Play It Safe, Wait To Date

by Mat Camp, Online Editor,

Though your divorce may have been a long time coming and you feel ready to start seeing new people (or perhaps you already have someone else lined up), it is generally best to wait until the final decree is signed before beginning a new romance.

Although no-fault divorce states don’t have any hard and fast rules that say you can’t date until a certain point in time, the court may look negatively upon jumping into a new relationship before the dissolution is finalized since you are, after all, technically still married.

This is where knowing your judge becomes extremely important: One judge may believe that a relationship during the proceedings will send the wrong message to any children who are already coping with a highly emotional environment, whereas another judge may not care at all. However, it is usually best to avoid any potential scrutiny from the court.

It is also imperative to realize that, particularly if children are involved, any new relationship will likely come under close examination. This can come back to impact custody proceedings, because if the person you decide to date has a past history of poor choices or morals, your spouse can make the argument that it is not a proper environment for your children.

Courts can also place an order to prevent contact with a new person; however, this is less likely to be granted if both parties have been separated for a while and the children have already been exposed to either side seeing other people.

Additionally, having a new significant other before the divorce is final can also play into other areas of the divorce, such as assets and debts. If there is documented spending that can be traced to the new paramour, such as a vacation which used funds from a joint account, do not expect your spouse to pay for an equal share of the credit card debt or for to receive a 50/50 split of the funds.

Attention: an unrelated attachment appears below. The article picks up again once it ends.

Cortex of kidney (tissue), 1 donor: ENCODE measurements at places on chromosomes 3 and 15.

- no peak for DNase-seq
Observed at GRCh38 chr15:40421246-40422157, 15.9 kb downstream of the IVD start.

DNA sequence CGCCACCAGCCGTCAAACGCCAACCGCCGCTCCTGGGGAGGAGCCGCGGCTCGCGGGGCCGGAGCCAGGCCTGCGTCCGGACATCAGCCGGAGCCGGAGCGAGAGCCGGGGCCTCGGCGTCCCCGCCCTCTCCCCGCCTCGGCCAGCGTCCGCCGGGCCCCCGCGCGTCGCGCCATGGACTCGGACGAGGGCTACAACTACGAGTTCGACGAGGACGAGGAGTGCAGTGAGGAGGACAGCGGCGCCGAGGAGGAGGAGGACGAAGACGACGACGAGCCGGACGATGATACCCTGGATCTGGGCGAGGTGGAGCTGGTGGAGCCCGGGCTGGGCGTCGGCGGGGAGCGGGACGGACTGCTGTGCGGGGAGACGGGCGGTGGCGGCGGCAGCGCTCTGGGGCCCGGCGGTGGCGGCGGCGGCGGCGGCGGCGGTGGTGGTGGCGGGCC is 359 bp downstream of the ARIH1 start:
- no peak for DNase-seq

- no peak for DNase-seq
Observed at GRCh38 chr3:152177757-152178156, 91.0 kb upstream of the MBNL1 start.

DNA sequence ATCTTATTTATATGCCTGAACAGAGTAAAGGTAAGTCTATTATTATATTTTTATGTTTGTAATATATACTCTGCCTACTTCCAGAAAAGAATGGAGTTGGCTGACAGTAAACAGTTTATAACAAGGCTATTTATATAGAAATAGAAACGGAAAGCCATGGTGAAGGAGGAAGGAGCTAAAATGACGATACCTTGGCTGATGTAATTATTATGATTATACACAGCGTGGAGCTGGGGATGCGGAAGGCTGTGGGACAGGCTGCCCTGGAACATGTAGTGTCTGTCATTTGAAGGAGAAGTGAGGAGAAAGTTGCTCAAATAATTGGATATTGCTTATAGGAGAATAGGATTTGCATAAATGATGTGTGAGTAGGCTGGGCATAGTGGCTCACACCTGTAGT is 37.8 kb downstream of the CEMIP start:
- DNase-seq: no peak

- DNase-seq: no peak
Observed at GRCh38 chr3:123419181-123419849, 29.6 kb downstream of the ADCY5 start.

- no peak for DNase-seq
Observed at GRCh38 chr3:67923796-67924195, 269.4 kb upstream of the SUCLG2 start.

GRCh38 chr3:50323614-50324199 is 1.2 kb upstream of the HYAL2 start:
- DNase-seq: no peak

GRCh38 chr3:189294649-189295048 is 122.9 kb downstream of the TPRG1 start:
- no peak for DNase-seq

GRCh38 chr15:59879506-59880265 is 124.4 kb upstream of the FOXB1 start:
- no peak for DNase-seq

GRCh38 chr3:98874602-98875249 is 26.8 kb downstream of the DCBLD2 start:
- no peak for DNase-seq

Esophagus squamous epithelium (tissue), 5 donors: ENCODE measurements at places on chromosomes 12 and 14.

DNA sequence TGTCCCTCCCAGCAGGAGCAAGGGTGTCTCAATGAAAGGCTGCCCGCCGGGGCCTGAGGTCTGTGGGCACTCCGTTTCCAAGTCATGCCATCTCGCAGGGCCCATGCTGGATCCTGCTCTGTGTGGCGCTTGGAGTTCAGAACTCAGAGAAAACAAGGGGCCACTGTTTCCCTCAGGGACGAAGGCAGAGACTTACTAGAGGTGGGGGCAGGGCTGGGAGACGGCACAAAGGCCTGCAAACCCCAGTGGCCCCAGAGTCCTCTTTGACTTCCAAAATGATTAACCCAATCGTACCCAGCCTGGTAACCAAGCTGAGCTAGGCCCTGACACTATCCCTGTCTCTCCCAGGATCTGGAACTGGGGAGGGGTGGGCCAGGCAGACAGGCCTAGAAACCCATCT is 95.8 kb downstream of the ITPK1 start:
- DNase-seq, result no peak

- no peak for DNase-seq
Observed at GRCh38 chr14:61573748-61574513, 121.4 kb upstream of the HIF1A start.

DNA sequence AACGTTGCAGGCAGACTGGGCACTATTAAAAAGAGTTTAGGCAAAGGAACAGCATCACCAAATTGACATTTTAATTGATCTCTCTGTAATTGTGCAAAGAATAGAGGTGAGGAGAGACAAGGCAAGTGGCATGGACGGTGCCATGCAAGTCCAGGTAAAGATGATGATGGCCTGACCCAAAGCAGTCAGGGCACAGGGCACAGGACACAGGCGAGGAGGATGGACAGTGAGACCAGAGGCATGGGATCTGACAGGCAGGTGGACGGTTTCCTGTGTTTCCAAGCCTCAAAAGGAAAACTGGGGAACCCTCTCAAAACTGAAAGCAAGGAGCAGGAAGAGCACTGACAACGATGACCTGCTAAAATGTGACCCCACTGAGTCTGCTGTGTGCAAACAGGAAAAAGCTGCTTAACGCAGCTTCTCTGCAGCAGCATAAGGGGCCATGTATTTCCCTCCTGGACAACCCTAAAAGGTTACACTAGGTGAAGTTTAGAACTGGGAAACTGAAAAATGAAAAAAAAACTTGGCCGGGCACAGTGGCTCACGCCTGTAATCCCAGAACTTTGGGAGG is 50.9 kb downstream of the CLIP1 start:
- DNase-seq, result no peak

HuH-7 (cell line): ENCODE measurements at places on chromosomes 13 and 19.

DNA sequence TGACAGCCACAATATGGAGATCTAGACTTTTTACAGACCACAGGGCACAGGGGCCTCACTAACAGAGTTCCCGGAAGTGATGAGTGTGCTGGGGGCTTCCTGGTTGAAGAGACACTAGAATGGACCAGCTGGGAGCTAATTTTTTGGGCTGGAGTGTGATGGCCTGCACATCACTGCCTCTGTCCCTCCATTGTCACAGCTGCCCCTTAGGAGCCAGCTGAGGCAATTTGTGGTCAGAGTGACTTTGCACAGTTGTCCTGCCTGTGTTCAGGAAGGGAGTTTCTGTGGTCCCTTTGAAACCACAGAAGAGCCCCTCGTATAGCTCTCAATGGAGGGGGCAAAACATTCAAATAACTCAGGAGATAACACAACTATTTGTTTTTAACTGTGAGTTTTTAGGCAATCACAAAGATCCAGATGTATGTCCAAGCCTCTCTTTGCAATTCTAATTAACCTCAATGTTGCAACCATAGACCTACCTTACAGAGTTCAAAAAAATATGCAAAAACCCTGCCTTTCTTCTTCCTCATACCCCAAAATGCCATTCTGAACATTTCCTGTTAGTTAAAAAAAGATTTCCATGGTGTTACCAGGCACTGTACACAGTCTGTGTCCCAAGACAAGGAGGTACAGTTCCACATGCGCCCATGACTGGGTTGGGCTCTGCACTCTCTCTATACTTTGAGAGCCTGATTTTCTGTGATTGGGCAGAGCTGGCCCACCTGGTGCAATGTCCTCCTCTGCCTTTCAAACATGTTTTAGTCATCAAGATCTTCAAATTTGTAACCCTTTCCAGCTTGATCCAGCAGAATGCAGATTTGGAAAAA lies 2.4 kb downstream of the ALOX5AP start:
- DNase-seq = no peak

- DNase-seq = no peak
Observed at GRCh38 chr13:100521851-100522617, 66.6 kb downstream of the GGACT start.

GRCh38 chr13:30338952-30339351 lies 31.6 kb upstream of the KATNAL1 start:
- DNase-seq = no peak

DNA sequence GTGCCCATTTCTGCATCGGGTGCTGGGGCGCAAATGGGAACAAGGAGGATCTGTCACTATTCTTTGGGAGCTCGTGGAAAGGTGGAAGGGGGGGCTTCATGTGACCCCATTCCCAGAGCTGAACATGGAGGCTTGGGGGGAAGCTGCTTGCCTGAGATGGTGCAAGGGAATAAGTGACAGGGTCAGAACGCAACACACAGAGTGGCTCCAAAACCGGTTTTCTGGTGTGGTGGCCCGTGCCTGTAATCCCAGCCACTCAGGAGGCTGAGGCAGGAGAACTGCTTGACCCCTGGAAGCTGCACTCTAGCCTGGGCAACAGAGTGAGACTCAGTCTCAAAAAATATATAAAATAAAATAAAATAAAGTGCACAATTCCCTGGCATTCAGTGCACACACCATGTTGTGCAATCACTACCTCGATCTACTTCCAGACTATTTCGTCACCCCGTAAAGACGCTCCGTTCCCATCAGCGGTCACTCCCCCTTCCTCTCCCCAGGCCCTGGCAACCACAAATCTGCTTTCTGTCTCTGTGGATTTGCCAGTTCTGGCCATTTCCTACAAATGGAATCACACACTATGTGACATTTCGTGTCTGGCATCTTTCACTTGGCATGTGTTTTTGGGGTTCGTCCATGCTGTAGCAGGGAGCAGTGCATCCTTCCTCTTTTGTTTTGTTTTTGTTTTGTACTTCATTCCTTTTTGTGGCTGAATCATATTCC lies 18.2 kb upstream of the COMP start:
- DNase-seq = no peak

However, if you do decide it’s worth the risk to jump into a new relationship, there are a couple things to keep in mind:

Disclose the relationship to your attorney.

This goes without saying, but you need to feel like you can trust your representation with everything. Even if you feel like the relationship will remain hidden, your lawyer would rather have all pertinent information up front (including the potentially bad stuff) instead of being blindsided when the revelation comes up later.

If the other side brings up your relationship during litigation, do not attempt to lie your way out of it.

With how easy it is to stalk social media, the fact that friends and people will talk, the financial and phone records available to discovery and the limited date locations you can go without leaving a trace, the chances are a relationship will not remain secret. It is better to be honest than to lose credibility with the judge when you are caught lying to the court and your soon-to-be ex-spouse. Trust is difficult to regain in the eyes of the court.

Know the new girlfriend’s background.

It is important to realize that the courts will factor the character of the person you decide to date into determining your ability to make proper judgements. If you are dating a convicted felon or someone with past drug abuse problems, it will not reflect well on you; no matter if those issues are all in the past.

Don’t rub the new date in your spouse’s face.

The temptation may exist, but avoiding any additional hostility and resentment is important. You and your spouse still have plenty of important issues to work out, and it is best to do so as amicably as possible to avoid excessive spending on litigation fees. The faster you can work out problem areas, the faster you can move on.


Disclaimer:  The original posting of this article can be found at,